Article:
Lots of emails last week about my column on dealing with Tom DeLay while I ran the political programs division of The National Association of Realtors.
“How,” one wanted to know, “did you go from lobbying to journalism?”
Good question. Wrong question. Wrong assumption. I went from journalism to Congressional staff work to politics and then back to journalism. It was, with apologies to Jerry Garcia, a long strange road.
In 1981, I needed a break from the daily grind of journalism. I had been working nonstop as a reporter, photographer, columnist and editor since high school – almost 20 years. So when Congressman Paul Findley of Illinois offered a job as his press secretary, I took it with a promise to myself and my new wife to stay in Washington no more than two years.
“Two years in Washington to learn how the government works,” I told myself. “No more.”
I almost didn’t make it a year. I didn’t care for the life and was talking with a newspaper in Tennessee about returning to journalism in late 1981 when Eddie Mahe, a longtime political strategist, asked me to go to New Mexico to work on the campaign of longtime Congressman Manuel Lujan.
After a year on the campaign, the adrenaline of political life took over and I was hooked. I spent two years as chief of staff to a freshman Congressman and then returned to Lujan to work as his special assistant on the House Committee on Science and Technology. In election years, I took leaves of absence to work on Congressional, Senatorial and Presidential campaigns. In 1987, the giant National Association of Realtors came calling and I found myself running the largest political operation in Washington, along with the country’s largest trade association political action committee.
But reality overcame adrenaline. The money, the power and the ego trip of being a player in Washington couldn’t overcome my growing disgust at how the game of politics ruined everything it touched. The deals, the payments for votes and access, the wink and “look the other way” nature of rationalizing what we did drove me into a deep depression and I drank more and more to deal with it.
I walked away from that world in 1992, but it took another two years to get my life back under control. Like many alcoholics I had to crash and crash hard, hitting bottom in June of 1994. On June 6, 1994 – the 50th anniversary of D-Day – I walked into the basement of a church in Arlington, Virginia, and took the first of 12 steps to dealing with the alcohol, the bitterness and the depression that had taken over my life. My two-year sabbatical from the only thing I was born to do, became an 11-year journey through the dark side of politics and damn near destroyed my marriage and my life.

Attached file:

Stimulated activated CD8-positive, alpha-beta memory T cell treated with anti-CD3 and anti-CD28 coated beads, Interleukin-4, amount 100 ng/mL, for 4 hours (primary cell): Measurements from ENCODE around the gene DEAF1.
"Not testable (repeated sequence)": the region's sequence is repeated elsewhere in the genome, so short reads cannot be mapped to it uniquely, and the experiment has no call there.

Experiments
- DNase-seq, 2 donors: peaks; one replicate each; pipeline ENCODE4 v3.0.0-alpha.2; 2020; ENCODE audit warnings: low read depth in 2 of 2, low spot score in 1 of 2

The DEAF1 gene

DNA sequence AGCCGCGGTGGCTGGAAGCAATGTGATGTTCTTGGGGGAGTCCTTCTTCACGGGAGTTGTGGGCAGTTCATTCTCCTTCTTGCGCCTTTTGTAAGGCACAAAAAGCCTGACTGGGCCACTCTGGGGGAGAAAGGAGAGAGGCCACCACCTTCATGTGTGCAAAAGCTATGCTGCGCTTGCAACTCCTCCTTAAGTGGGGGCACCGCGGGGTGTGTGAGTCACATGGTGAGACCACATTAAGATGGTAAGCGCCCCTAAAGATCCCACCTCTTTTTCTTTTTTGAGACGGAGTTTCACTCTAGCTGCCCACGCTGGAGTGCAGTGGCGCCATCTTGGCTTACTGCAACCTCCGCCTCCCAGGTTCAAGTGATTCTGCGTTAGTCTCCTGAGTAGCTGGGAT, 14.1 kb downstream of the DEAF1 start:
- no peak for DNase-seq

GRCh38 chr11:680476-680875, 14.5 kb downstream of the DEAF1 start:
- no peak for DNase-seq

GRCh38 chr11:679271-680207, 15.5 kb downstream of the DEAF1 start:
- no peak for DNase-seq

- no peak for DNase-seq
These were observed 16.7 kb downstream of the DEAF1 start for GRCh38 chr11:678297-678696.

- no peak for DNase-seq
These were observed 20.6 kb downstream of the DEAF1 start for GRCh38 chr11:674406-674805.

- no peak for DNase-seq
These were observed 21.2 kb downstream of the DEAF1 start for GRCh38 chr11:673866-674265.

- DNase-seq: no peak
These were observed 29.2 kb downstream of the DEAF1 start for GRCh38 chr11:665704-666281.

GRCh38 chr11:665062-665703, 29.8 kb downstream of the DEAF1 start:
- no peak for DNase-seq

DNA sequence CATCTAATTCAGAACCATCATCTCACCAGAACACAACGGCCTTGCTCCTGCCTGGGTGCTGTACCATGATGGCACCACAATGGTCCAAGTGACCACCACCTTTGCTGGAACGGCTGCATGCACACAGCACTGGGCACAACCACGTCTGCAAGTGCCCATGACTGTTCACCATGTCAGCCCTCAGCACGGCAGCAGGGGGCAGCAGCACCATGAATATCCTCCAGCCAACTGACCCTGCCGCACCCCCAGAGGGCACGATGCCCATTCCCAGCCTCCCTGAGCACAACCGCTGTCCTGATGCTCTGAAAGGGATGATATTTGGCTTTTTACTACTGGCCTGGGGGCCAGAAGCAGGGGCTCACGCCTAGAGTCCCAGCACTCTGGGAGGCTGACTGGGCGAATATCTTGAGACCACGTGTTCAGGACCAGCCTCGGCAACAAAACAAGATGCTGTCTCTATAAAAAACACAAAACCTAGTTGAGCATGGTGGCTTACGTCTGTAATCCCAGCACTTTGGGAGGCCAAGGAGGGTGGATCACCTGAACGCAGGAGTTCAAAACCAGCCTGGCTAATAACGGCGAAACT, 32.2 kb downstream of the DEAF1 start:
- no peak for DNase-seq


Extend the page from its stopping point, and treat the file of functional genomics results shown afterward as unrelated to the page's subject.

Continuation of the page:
Ironically, Eddie Mahe and his partner Ladonna Lee, came to the rescue by offering me a job in their firm, which had morphed from a political consulting company into a “strategic business communications” operation. In a few days I was off to Montana to work with a business client. More importantly, I was far away from Washington and politics.
Later that year, on a Saturday morning, I sipped coffee in the den of our home in Arlington and logged onto my Internet account. My ISP announced it was offering 5 MB of free disk space that could be used to launch a web site so I sat down, wrote a commentary about the corruption of politics in Washington and posted it on the web under the name “Capitol Hill Blue.” I gave it that name, I think, because of the pornography of politics and government.
The cleansing process started to take hold. There would be more bumps, more struggles and more reawakening but the road ahead promised so much more. . The journalist re-emerged. I dusted off my long-neglected cameras and never looked back.
Yes,.what a long strange trip it’s been. It’s also one I will never take again.